Client: Nelson Mandela Institution
Area: 240000 mq
Type: on going
The African Institute of Science and Technology has as its main inspiration the effort to foster Africaís economic, social and political growth and development through the promotion of excellence in education.
Africa is a continent plagued by numerous civil wars, by poverty and lack of education, but is also a land endowed with great natural beauty, cultural richness and diversity and characterized by Nations with a strong will to live, thrive and grow. In this context, architecture should therefore reflect the will to create a pan-African campus, a world class institution dedicated to academic freedom and peaceful coexistence between all African people.
The proposed design aspires to wisely combine African tradition and cultural values with innovation applied to construction and cutting edge building management.
Architecture adapts to geography as a patchwork of African weavings.
The linking needle points to Aso Rock, which means "victorious" in the language of the (now displaced) Asokoro (ìthe people of victoryî). A visual axis towards the holy rock, a path that will drive students to their individual ìvictoriesî, to become the outstanding professionals who will use their knowledge and leadership to transform local communities and improve the human condition across the African continent.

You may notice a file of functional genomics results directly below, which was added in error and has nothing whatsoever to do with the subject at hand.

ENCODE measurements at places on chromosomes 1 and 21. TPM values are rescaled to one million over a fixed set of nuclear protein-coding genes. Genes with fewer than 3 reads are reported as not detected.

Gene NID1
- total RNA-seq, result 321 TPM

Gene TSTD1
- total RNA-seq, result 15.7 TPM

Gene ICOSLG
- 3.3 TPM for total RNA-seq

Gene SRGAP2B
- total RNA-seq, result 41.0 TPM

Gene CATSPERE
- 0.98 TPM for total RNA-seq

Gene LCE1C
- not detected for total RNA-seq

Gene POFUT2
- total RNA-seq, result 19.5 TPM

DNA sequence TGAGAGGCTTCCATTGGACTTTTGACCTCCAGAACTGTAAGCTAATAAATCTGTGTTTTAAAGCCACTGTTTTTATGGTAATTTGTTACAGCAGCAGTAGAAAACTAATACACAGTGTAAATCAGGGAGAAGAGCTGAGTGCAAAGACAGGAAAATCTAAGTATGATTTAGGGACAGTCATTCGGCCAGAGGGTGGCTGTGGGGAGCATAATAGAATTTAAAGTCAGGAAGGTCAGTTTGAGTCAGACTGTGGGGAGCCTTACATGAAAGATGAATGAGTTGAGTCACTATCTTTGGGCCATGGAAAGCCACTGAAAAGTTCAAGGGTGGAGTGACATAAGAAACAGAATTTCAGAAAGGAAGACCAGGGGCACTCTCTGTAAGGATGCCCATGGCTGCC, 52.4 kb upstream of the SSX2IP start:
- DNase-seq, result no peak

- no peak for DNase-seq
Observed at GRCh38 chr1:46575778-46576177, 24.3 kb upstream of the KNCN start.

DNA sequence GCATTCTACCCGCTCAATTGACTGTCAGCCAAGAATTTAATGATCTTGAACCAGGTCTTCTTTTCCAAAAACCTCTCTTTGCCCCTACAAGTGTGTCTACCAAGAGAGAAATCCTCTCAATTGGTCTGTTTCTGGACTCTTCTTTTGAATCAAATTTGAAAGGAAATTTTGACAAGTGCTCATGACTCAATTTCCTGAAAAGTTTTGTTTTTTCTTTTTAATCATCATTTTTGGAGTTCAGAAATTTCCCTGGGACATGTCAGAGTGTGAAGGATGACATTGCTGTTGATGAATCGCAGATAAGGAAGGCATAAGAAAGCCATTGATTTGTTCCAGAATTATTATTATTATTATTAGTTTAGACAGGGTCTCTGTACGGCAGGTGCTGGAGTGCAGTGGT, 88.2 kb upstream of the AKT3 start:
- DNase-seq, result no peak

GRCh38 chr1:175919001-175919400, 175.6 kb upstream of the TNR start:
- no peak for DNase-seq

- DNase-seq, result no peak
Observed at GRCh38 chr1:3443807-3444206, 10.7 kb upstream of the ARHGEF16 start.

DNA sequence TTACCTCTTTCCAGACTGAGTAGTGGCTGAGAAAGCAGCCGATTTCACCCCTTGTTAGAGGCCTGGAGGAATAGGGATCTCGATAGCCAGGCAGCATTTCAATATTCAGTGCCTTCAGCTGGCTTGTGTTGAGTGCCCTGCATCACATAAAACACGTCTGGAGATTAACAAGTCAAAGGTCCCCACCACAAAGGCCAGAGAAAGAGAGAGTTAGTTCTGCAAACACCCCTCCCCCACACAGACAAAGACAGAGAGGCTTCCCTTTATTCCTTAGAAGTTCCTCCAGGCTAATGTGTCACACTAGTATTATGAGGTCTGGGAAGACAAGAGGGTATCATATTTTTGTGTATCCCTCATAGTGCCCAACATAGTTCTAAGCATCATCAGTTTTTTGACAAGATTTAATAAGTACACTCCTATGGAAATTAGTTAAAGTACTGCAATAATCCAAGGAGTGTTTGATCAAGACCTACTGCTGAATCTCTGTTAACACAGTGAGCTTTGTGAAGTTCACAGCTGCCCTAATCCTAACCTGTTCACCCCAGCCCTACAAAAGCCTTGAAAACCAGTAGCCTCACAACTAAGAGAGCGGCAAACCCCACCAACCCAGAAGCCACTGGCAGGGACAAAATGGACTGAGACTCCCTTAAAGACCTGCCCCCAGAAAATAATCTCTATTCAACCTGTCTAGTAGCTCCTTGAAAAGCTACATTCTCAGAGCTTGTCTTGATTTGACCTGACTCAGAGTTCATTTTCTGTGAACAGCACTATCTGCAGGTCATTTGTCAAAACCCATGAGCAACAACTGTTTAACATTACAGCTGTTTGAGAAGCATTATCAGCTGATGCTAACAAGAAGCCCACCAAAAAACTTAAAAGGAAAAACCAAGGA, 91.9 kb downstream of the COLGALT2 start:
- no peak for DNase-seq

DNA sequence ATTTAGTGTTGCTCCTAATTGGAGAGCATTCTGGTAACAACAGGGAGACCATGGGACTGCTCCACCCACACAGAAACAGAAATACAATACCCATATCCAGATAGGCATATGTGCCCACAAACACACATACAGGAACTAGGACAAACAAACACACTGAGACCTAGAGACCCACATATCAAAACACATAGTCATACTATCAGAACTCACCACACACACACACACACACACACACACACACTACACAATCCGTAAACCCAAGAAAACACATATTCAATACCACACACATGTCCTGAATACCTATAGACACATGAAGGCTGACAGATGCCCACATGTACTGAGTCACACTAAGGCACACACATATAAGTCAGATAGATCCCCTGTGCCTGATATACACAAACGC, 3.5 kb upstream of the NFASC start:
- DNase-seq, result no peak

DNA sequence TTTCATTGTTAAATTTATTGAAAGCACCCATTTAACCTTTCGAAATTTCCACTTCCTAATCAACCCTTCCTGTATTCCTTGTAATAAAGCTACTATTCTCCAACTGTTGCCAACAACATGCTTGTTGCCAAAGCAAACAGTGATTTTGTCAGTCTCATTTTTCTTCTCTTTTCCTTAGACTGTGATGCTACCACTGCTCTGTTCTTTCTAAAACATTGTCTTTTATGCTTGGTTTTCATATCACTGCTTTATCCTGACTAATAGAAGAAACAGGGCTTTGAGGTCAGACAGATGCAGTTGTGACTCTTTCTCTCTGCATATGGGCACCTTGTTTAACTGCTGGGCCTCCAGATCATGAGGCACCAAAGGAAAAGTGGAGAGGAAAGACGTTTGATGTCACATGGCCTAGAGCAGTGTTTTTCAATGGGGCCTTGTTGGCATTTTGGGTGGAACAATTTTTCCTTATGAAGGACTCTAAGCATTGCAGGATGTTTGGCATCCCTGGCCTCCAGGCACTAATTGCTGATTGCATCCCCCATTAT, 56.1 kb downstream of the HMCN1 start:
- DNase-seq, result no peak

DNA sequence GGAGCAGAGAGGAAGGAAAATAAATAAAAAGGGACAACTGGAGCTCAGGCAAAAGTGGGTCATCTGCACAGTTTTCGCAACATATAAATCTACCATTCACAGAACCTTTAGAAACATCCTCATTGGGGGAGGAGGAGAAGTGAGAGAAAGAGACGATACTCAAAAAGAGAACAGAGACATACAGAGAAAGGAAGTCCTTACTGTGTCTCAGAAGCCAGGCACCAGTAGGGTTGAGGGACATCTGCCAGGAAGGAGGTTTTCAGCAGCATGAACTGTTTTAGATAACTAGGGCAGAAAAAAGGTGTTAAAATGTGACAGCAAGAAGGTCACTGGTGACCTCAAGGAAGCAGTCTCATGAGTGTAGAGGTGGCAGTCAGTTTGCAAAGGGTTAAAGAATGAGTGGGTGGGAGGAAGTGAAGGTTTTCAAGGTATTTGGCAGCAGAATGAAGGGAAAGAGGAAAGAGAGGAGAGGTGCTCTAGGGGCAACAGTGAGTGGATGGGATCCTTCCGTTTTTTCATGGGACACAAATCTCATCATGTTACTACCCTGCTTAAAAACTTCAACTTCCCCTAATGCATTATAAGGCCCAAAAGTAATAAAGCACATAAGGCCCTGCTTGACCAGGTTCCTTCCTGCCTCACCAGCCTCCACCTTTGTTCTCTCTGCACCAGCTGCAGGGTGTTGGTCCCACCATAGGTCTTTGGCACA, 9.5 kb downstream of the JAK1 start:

Built for the private organization The Nelson Mandela Institution for Knowledge Building and the Advancement of Science and Technology in Sub-Saharan Africa, the 2.6 million-square-foot, $360 million complex provides research and education facilities for scientists and engineers. Faculty and administration buildings surround the central Nelson Mandela Square.
Constructed from local timber, stone and brick, campus buildings incorporate sustainable technologies, such as water harvesting and photovoltaic technology. Traditional textile patterns and African “red earth” structures inspired Fuksas’s design: In plan view, residential quarters are designed as long, sinuous interconnecting shapes. Individual faculty complexes, each one different from the other, comprise buildings grouped around internal streets and courtyards. Vertical openings in the buildings’ timber skin will filter light and promote natural ventilation.
The site is be crossed by access roads linking the institute to a planned public park and open-air museum on a former mining site to the west and a future sports complex to the south. The Abuja Technology Village, a cluster of high-technology companies and for-profit research intuitions, will develop around the campus.